Scaffolding Safety? Here is your Strategy!

In the construction industry there exists a well-known three-pronged approach to scaffolding safety practices. The first factor that needs to be taken into consideration when judging scaffolding safety is whether or not the scaffold itself has been erected in accordance with specific scaffolding safety protocols. The second policy against which safety standards can be measured when working at height is the use of the appropriate protective apparel and apparatus. Lastly, whether a company or employee is working safely at height is determined by judging the company or individual’s adherence to existing guidelines for working safely at heights. 

Safely erecting scaffolding

A secured scaffold is a safe scaffold. Many scaffolding accidents, and accidents related to working at heights, are easily avoidable by adequately bracing scaffolding against a building or tying it in place. The use of double guardrails is advised wherever possible. If at any point guardrails need to be removed in order to facilitate the hoisting of equipment or tools; replace the guardrails as soon as possible and ensure all personnel don the necessary fall-safety apparel.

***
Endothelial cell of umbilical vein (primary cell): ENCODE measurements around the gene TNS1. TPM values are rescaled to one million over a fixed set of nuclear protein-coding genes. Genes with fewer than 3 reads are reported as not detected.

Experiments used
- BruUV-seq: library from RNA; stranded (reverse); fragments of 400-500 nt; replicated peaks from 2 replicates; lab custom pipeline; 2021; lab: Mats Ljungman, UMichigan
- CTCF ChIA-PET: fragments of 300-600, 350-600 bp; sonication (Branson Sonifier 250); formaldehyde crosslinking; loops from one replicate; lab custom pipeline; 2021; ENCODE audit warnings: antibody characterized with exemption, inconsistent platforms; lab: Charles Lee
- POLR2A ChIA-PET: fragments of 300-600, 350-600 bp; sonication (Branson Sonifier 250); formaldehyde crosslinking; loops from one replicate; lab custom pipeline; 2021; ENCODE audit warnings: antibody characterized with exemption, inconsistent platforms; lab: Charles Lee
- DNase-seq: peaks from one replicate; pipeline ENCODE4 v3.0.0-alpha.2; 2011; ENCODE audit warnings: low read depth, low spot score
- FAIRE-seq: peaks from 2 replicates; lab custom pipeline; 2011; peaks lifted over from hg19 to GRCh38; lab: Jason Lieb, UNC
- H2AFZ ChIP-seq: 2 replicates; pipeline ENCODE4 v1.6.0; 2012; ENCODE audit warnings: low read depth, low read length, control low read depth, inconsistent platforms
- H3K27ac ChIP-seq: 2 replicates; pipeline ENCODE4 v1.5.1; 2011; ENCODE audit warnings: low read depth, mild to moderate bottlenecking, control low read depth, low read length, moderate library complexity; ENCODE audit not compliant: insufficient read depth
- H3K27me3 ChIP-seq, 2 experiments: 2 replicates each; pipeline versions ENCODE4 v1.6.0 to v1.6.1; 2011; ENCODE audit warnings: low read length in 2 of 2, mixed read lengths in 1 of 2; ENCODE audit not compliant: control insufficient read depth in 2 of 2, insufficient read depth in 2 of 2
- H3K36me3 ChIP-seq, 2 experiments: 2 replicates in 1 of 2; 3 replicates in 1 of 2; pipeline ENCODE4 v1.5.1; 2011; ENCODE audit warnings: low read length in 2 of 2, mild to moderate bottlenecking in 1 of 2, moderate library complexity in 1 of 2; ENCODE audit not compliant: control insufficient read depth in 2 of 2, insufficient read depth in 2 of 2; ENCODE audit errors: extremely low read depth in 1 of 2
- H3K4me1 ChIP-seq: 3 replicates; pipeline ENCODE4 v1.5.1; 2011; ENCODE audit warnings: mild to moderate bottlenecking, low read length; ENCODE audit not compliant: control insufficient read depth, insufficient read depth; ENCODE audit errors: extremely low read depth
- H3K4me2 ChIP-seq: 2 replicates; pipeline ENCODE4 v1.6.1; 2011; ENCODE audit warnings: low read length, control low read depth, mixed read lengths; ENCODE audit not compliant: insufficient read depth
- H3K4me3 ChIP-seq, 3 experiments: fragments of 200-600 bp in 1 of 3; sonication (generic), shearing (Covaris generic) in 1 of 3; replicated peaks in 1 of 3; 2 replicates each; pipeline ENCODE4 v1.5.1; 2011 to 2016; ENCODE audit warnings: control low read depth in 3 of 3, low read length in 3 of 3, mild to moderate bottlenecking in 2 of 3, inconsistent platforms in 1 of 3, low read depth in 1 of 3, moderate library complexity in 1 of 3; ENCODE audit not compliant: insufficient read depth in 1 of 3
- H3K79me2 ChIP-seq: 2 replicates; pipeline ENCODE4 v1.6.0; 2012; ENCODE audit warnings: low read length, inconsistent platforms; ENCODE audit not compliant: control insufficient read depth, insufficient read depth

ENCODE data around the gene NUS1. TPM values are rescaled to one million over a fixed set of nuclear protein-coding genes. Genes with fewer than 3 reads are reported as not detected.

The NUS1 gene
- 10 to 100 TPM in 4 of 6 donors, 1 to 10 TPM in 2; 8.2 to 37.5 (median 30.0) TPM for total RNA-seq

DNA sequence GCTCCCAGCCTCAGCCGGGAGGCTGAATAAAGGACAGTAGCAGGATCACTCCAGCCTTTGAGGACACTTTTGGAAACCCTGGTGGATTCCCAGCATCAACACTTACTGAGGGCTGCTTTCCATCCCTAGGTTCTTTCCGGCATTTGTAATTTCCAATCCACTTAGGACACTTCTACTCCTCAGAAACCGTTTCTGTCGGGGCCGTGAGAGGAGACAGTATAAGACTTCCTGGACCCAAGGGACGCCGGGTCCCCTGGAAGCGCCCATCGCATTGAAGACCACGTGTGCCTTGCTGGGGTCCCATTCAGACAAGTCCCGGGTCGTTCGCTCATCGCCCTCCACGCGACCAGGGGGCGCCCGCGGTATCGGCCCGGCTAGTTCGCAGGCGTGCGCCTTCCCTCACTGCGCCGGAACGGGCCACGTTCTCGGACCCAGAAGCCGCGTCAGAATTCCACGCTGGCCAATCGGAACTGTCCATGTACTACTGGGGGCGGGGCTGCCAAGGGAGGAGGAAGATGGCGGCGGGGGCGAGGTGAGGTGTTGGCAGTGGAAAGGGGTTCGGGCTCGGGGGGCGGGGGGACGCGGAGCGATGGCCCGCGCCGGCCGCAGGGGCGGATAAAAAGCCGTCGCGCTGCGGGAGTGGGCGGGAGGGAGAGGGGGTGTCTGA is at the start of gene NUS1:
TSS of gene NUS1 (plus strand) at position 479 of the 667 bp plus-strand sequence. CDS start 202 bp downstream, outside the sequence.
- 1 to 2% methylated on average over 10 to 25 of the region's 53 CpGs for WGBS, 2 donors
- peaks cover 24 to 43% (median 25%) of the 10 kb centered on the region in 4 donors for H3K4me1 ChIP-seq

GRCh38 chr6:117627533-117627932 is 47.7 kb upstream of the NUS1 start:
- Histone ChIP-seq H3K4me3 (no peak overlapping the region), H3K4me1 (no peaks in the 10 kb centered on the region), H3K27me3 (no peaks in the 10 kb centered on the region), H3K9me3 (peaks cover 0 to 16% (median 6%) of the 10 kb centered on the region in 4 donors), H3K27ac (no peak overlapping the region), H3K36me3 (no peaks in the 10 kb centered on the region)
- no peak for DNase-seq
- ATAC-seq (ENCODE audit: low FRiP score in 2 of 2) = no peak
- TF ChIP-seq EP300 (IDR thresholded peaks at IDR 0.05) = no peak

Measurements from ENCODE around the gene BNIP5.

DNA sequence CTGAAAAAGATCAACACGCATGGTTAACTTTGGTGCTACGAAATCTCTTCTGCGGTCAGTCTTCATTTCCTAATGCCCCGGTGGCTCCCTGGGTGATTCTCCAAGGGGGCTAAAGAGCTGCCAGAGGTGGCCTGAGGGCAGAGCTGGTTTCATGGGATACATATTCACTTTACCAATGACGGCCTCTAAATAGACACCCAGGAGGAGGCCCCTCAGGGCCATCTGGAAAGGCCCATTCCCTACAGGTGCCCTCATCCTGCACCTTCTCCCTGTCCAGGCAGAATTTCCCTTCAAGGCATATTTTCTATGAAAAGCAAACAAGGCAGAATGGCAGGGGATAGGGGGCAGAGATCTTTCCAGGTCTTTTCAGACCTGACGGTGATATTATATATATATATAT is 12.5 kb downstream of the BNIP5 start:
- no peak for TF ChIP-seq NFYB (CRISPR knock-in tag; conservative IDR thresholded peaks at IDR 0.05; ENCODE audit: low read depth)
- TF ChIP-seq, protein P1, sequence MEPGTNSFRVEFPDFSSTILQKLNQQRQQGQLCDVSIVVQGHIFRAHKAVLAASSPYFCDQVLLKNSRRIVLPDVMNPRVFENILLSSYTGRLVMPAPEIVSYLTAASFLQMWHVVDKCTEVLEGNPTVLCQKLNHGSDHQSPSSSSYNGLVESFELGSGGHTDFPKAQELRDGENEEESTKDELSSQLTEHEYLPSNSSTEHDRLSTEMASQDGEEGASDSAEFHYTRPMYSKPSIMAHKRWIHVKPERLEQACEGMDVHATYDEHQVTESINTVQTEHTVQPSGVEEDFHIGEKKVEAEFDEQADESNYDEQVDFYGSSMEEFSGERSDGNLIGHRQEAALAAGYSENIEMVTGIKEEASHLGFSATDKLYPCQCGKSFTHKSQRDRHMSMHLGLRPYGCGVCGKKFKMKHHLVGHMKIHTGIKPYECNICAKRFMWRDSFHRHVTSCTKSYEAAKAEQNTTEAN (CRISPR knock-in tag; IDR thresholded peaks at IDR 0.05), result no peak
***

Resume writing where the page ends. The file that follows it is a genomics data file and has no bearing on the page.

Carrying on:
Protective apparel and apparatus 

Hard hats are a standard requirement on all construction sites using scaffolding; always wear yours. Shoes with non-slip soles are vital to scaffolding safety and the safety of any employee working at height. When working on swinging scaffolds, or at significant height, a safety harness is always recommended and in most instances required by law. Always ensure that this safety harness is attached to a secure line or to a permanent structure such as the building, and NOT to the scaffolding itself. Falling object protection should also be a standard installation, for example nets to catch dropped tools and protect those working below the scaffolding.

Adherence to safety protocols for working at heights

It is vital that all employees be educated and informed about scaffolding safety protocols. Additionally all sites at which scaffolding is present must comply with national scaffolding safety standards.

Basic Tips for scaffold safety:

  • Put sand on the boards of scaffolding when working in bad weather to prevent slipping.
  • Respect the weight-limit of any given part of the scaffolding structure at all times; failure to do so will put you and your co-workers at risk for serious injury.
  • Always clean up behind yourself. Remove all tools and miscellaneous debris at the end of every shift in order to prevent tripping on forgotten tools and subsequent injury.

By adhering to scaffolding safety protocols and instituting personal scaffolding safety strategies within your business, it is possible to enjoy peace of mind; even when working at heights.

Is prioritizing safety an inconvenience?